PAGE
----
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That is a reasonable argument given the lack of semantic factoring in the
LCSH as a whole,  but is less compelling outside that model.

A good example of how precombined terms add complexity can be seen in the
establishment terms for Fantasy:

http://id.loc.gov/search/?q=Fantasy&q=cs%3Ahttp%3A%2F%2Fid.loc.gov%2Fauthorities%2FgenreForms

Also,  this record makes me wonder what fantasy literature about subject
headings would be like:
http://id.loc.gov/authorities/subjects/sh85129432.html .

Simon // Fairlie House (Imaginary organization)
On Nov 12, 2015 1:12 PM, "Adam L. Schiff" <[log in to unmask]> wrote:

Simon wrote “genre and form are logically distinct concepts,  and it is not
advisable to conflate the two.  Genre is an attribute of the content of a
work; form is most often an attribute of the carrier or medium.”  The ALA
Subject Analysis Committee’s Subcommittee on Genre/Form
Implementation’s Working
Group on the Definition and Scope of Genre/Form for LCGFT investigated this
by consulting numerous general and specialized reference sources and came
to a different conclusion.  In a report of its findings it said:



“The terms *genre* and *form* are often used interchangeably in
authoritative sources, and even when differentiated the resulting
definitions are inconsistent and contradictory--formal structure is often
cited as a key aspect of genre and intellectual content is considered as a
key aspect of form. Many approved genre/form terms represent resource types
defined by tightly bound intellectual content and formal structure.”



They recommended that LCGFT not attempt to define and present “genres” and
“forms” as meaningfully distinct concepts.





Adam L. Schiff

Principal Cataloger

University of Washington Libraries

Box 352900

Seattle, WA 98195-2900

[log in to unmask]

(206) 543-8409

(206) 685-8782 fax



*From:* Bibliographic Framework Transition Initiative Forum [mailto:
[log in to unmask]] *On Behalf Of *Simon Spero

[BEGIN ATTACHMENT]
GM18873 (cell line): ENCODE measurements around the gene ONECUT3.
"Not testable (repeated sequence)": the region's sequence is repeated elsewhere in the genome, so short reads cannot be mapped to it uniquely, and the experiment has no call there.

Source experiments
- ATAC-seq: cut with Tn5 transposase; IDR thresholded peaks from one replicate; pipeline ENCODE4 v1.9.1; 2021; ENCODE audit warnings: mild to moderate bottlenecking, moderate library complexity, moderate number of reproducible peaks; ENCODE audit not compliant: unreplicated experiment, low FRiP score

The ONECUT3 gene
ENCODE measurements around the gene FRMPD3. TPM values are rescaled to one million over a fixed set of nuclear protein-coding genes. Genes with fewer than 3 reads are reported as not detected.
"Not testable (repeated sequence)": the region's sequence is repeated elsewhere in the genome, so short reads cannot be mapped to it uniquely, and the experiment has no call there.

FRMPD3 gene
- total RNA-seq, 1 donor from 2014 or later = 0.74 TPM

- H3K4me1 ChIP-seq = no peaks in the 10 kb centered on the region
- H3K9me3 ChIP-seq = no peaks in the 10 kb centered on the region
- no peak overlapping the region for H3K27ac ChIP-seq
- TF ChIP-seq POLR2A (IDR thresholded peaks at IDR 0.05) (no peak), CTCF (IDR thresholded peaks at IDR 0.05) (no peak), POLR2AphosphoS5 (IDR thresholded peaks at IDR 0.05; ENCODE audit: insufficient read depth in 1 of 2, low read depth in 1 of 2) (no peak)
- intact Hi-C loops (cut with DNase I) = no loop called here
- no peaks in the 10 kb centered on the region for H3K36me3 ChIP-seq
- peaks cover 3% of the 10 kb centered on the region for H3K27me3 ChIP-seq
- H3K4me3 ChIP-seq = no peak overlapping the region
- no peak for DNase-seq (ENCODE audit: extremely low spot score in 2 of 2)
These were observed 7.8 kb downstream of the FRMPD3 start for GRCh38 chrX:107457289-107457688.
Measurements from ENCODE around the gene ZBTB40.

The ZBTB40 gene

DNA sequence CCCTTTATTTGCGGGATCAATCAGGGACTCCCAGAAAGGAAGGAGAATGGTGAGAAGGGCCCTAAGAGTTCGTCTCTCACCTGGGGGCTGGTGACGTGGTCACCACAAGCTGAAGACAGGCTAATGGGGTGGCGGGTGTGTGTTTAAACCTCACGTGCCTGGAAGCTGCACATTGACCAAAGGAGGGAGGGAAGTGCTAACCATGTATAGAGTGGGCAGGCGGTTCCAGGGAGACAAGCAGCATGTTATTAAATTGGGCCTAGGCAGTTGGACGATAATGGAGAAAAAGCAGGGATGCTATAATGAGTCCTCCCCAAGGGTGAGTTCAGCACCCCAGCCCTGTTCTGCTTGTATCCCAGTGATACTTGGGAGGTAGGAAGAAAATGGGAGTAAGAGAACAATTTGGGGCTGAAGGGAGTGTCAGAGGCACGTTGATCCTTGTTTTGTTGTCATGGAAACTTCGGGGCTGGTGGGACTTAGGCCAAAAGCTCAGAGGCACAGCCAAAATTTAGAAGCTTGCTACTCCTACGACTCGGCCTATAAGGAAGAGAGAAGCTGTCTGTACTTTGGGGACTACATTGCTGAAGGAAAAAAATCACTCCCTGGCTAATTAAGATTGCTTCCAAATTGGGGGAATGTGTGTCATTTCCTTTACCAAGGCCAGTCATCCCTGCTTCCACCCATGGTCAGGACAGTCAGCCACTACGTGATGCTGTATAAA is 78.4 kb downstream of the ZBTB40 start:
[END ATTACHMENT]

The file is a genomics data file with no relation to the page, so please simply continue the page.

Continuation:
*Sent:* Thursday, November 12, 2015 7:51 AM

*To:* [log in to unmask]
*Subject:* Re: [BIBFRAME] Categories--Genre/Form



This is not quite correct; fixed fields* can be treated as just another
kind of property. Alternatively, fixed fields can be mapped to Classes.

For fixed fields that have a limited range of values, the values can be
represented as IRIs. For some fields mapping to class membership

For a fixed field that is either yes or no,  the value can be a boolean
data property, though membership of a class or its complement may be
appropriate.

For a fixed field that takes a numeric,  date,  or interval value, a data
property is  appropriate.

In regards to the original issue,  genre and form are logically distinct
concepts,  and it is not advisable to conflate the two.  Genre is an
attribute of the content of a work; form is most often an attribute of the
carrier or medium.

It is theoretically and practically better to model the two things
separately, then provide an underdetermined union for legacy data.

Simon

* I'm using "fixed field" to refer to the various logical parts of the
"Licensed to Kill" control fields, plus the appropriate parts of the
leader.

On Nov 11, 2015 1:52 PM, "Karen Coyle" <[log in to unmask]> wrote:

Every IRI is the equivalent of a MARC fixed field -- that is, a coded,
identified value.

kc

On 11/11/15 10:01 AM, J. McRee Elrod wrote:

The idea of "Electronic books" as a genre seems weird to me. As a rule of t=
humb, shouldn't "genre" should be agnostic to physical/digital distinctions=
?

having this genre term is the easiest way to find what electronic
books are in a collection.  Not all ILS or patrons have the expertise
to search by a fixed field.  Also, will Bibframe have the equivalent
of MARC fixed fields?




    __       __   J. McRee (Mac) Elrod ([log in to unmask])
   {__  |   /     Special Libraries Cataloguing   HTTP://www.slc.bc.ca/
   ___} |__ \__________________________________________________________


-- 
Karen Coyle
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m: +1-510-435-8234
skype: kcoylenet/+1-510-984-3600